Lessons from the past:

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Personal insight gained at CEU's 65th Anniversary
Posted Thursday, September 25, 2003 - 12:00am

A person should express himself or herself through written words to convey to the reader their feelings and ambitions. I have always stated my personal assumptions and assertions as a writer and will continue my effort to make changes at the College of Eastern Utah.

I have expressed concern about the Bush administration and pointed out that we need to have a balance of political views. I believe in these issues, yet sometimes write my feelings for the public to read. I do not do this in an attempt to retain certain readers, but to express my personal knowledge as a college student.

This week I had the opportunity to talk with the alumni from past years at this college. I felt a close relationship with the former students who attended the College of Eastern Utah from the 1937 to the present. From this experience I will take with me a lifelong appreciation of this college. My hope is that all of us may realize the importance of this fine establishment.

I listened to the wisdom and counsel of past CEU students that related to my life. I heard stories of romance starting at this college that transcended the boundaries of Price. I heard about the first meetings between couples and realized that this all was possible due to CEU. Students not only needed this college for higher education, but to build their entire social life revolving around activities and programs. This college brought families together and started new lives for multiple students. I can relate to such stories in finding my own wife at this college. I can hardly wait until our reunions where we can socialize and express our accomplishments far beyond CEU. I have to admit that without the College of Eastern Utah I would have never met the love of my life, my best friend.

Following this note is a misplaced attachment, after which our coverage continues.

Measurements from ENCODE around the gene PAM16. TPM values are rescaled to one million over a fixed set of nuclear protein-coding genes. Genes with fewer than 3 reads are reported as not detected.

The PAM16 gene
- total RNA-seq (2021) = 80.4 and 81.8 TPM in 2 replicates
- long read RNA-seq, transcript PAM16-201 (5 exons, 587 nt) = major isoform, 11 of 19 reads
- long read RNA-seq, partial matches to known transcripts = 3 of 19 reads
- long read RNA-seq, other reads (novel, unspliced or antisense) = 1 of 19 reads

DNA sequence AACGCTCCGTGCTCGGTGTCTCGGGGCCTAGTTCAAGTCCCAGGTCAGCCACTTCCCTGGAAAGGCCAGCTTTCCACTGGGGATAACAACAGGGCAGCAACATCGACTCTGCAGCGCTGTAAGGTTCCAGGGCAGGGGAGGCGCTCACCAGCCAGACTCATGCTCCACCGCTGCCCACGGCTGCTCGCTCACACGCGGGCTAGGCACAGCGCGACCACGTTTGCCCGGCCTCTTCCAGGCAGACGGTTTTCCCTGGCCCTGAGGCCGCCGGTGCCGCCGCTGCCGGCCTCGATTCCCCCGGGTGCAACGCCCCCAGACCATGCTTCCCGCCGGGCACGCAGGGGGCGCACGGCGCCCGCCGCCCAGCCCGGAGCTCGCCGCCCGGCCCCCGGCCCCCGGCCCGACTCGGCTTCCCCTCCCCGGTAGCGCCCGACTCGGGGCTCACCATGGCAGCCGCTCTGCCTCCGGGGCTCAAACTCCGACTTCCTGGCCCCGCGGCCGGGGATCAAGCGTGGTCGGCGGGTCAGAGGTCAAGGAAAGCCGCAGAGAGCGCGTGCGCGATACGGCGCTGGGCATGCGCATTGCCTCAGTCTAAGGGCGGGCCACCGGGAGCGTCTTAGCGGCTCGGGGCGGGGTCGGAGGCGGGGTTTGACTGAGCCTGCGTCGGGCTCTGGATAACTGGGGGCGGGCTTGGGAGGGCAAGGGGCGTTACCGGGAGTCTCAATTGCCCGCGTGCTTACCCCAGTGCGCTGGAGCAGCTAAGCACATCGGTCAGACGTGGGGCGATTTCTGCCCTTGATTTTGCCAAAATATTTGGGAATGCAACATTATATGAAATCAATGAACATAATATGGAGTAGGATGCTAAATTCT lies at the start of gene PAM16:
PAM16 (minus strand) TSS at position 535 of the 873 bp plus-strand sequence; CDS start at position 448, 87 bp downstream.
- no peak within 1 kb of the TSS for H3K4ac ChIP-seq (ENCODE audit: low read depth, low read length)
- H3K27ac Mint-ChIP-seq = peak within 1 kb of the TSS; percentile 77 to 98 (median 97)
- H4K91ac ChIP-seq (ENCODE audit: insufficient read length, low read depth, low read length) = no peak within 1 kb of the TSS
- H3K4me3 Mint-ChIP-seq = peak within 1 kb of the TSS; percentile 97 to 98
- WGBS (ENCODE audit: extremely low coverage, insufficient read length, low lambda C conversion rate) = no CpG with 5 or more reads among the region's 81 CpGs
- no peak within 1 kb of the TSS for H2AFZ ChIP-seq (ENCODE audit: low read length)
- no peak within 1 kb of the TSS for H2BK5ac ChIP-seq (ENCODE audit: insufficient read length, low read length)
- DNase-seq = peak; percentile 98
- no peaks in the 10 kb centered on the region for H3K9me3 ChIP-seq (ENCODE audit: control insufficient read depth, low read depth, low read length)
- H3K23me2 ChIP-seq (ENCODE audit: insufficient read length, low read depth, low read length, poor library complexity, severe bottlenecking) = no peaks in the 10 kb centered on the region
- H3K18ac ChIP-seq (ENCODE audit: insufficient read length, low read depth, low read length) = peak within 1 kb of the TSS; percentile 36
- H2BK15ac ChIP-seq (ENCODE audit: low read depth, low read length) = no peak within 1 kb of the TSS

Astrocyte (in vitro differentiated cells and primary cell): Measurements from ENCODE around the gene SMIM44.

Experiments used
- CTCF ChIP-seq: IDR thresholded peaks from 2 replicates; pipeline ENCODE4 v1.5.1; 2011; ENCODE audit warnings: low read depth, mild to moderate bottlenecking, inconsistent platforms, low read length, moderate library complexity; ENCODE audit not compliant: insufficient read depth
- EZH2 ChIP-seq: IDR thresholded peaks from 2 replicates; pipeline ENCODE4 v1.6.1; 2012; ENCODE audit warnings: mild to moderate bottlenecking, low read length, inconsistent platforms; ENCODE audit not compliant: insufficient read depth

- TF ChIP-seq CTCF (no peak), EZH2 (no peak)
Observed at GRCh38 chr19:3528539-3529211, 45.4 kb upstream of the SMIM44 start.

I have also found my way of life through this college. I had the honor of being a member of the last official CEU debate squad. This, ever since I was in ninth grade, has been my life. I still teach, but will always have a place in my heart for arguing. I have also developed role models through college forensics.

Neil Warren will always have my respect and appreciation for his contributions to the college. When I met him Saturday, I felt like I was talking to a man who defined excellence and became a figure in the history of this college. I have to admit that I was nervous even replying to his polite questions.

The point is that alumni have always made a difference for this college. We just need to take a second and realize the actual contributions they have left behind as students and mentors. The former students I talked to all expressed a passion for this college and a deep love for this institution.

This is now our responsibility. We not only have the moral duty to try and establish our own marks on this college, but to attempt to continue the traditions of our predecessors. We can either embark on this mission with integrity and honor, or we can allow ourselves to be another number within the masses. We live in a college where we can know everyone, whether we take that opportunity is up to us. This is the time to stand tall and make the transition from college students to adults. The College of Eastern Utah will be the launch pad for many students and permit us to be remembered by future alumni.

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